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How Oregon’s New Law Can Change Voter Registration

The Oregon legislature recently passed a bill that will dramatically modernize voter registration and have a chance to increase voter participation across the state.

  • Jonathan Brater
March 11, 2015

Tens of thou­sands gathered this week­end to commem­or­ate the historic Selma-to-Mont­gomery march, which helped pass the Voting Rights Act and opened our nation’s eyes to a long history of discrim­in­a­tion in voting. Decades later, many states are still trying to restrict voting. But there are also some bright spots for reform — and Oregon just had a break­through.

Last week the Oregon legis­lature passed a bill that will dramat­ic­ally modern­ize voter regis­tra­tion in the Beaver State. In a ground­break­ing approach, the new law will stream­line regis­tra­tion at the DMV — commonly known as “motor voter” — by repla­cing a paper-based system with a new process in which the state iden­ti­fies and adds eligible Orego­ni­ans to the rolls elec­tron­ic­ally — without any action needed by the voter. Many other states elec­tron­ic­ally trans­fer voter regis­tra­tion inform­a­tion from DMV offices to elec­tion offi­cials, but Oregon will be the first to put the burden on the govern­ment — not the indi­vidual — to ensure voters are registered. By not requir­ing citizens with DMV records to submit any addi­tional applic­a­tion to be registered, the bill will initially add more than 300,000 eligible voters to the rolls, and could even­tu­ally give Oregon the highest regis­tra­tion rate in the coun­try.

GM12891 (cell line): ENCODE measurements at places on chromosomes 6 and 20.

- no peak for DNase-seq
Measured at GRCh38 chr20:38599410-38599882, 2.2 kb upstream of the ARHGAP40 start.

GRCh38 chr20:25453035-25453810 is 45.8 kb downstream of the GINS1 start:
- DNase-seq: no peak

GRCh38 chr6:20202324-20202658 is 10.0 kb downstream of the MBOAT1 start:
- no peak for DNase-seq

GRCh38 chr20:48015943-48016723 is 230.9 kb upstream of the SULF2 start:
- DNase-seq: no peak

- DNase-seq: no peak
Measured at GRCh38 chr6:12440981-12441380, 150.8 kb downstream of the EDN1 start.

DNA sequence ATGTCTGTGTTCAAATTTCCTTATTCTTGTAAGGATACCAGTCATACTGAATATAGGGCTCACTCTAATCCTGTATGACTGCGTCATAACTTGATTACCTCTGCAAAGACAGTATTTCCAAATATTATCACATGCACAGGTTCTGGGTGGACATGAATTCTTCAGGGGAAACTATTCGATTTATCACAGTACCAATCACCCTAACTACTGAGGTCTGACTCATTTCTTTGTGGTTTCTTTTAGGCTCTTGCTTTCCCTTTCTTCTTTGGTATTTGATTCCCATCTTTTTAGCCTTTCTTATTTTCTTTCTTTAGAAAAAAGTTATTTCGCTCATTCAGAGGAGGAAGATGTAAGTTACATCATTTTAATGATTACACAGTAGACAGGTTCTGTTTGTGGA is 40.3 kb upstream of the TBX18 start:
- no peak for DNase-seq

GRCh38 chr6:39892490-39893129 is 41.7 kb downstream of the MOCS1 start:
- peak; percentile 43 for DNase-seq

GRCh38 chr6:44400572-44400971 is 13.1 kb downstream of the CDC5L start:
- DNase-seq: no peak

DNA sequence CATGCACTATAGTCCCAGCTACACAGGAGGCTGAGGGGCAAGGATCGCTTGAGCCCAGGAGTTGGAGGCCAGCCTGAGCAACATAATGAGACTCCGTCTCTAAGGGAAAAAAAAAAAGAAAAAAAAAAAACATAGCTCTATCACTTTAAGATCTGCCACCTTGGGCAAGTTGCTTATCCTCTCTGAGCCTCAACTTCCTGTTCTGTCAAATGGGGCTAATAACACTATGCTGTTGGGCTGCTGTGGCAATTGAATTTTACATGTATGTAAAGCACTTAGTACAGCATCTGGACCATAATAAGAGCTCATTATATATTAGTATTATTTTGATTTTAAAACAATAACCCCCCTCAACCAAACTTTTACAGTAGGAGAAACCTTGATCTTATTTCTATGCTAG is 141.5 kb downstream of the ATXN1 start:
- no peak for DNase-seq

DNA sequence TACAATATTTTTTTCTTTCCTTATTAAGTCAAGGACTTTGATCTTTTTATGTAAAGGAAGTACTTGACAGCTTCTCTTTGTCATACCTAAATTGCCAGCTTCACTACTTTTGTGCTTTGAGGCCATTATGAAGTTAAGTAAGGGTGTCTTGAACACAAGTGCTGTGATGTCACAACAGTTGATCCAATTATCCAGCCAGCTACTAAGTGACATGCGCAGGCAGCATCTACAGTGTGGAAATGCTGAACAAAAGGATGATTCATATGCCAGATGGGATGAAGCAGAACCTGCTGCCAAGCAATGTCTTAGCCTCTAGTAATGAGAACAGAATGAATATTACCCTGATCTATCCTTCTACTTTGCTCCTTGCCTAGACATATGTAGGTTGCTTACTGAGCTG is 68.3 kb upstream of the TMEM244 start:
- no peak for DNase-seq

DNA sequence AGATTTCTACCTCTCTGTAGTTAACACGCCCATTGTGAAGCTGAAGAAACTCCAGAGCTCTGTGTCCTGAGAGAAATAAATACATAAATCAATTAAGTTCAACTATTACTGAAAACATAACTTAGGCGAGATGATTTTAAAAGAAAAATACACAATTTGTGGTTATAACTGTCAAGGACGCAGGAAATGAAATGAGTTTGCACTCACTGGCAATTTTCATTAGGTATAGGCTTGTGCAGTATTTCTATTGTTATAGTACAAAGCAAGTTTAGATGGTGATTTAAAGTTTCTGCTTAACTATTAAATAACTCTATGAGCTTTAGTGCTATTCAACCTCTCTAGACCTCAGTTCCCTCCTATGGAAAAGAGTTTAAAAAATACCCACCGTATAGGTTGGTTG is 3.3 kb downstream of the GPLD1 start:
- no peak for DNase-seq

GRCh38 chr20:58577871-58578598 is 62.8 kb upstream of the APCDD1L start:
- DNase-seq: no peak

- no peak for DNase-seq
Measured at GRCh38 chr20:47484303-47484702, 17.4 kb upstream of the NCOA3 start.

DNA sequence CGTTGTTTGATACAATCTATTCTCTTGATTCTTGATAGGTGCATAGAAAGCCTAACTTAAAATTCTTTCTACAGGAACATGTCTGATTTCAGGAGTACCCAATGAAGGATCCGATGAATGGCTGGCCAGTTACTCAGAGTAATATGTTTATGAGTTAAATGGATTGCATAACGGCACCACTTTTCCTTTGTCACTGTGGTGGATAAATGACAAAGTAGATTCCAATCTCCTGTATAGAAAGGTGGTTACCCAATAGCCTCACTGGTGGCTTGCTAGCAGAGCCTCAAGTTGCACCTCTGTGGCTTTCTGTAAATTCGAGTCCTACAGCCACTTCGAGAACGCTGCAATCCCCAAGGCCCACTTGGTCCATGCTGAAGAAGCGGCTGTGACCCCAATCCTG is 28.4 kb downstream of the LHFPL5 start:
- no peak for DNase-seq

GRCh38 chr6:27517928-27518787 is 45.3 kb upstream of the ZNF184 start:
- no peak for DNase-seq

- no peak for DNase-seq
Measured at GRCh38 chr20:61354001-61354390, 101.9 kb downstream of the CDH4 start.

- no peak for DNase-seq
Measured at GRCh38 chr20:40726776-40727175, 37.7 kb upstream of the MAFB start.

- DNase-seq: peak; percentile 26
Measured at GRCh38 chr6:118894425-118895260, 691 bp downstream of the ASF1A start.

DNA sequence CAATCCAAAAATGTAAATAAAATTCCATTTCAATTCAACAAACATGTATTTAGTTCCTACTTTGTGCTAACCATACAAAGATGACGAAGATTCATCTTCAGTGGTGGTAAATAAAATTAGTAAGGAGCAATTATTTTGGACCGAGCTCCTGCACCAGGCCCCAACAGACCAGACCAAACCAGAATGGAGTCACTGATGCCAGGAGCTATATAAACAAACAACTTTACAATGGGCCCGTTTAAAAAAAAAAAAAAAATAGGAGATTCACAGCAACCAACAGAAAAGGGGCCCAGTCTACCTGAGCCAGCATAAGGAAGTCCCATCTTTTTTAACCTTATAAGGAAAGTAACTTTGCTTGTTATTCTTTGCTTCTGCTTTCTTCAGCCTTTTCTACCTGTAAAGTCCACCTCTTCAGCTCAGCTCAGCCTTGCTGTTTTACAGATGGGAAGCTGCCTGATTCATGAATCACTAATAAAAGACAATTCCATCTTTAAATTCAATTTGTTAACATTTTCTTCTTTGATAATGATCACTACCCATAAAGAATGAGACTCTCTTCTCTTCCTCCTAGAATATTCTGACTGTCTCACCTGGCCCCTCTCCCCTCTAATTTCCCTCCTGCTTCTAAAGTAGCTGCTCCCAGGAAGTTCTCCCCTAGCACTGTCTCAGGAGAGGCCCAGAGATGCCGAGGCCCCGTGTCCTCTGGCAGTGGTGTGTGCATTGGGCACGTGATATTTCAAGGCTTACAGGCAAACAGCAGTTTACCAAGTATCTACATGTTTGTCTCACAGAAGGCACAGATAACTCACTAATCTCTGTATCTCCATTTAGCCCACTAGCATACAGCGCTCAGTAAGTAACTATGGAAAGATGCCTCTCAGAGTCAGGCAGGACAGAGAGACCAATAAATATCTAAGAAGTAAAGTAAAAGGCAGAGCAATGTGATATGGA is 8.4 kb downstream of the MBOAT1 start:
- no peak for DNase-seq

At a time when increas­ing partis­an­ship often gets in the way of common-sense improve­ments, modern­iz­ing voter regis­tra­tion is a win-win for voters and elec­tion admin­is­trat­ors alike. States with the capa­city to make Oregon’s system a real­ity should look toward this bold new model, and others should work toward build­ing the tech­no­logy and infra­struc­ture needed to do so.

Although conten­tious issues such as voter ID often get more atten­tion, voter regis­tra­tion remains the single greatest barrier to parti­cip­a­tion in Amer­ican demo­cracy. Approx­im­ately 50 million eligible Amer­ic­ans cannot parti­cip­ate in elec­tions because they are not registered to vote.

Congress passed the National Voter Regis­tra­tion Act of 1993 to help address this prob­lem. Among other reforms, this law imple­men­ted motor voter, whereby those apply­ing for driver’s licenses or updat­ing their inform­a­tion could update their voter regis­tra­tion status as well. But over­re­li­ance on ink-and-paper forms is imped­ing progress.

Accord­ing to a Pew study, another 24 million regis­tra­tions — 1 in 8 nation­wide — contains seri­ous errors or out-of-date inform­a­tion, such as an incor­rect address. This has real consequences for parti­cip­a­tion: Stud­ies regu­larly show that millions of voters are preven­ted from cast­ing ballots because of regis­tra­tion prob­lems. Further, main­tain­ing the voter rolls is a constant source of head­aches for elec­tion admin­is­trat­ors, who must waste time and money main­tain­ing and updat­ing sloppy voter rolls, often in a short time window right before the elec­tion. When elec­tion offi­cials have to hand-enter this inform­a­tion, it costs resources and money, and intro­duces errors and inac­curacies in our regis­tra­tion records.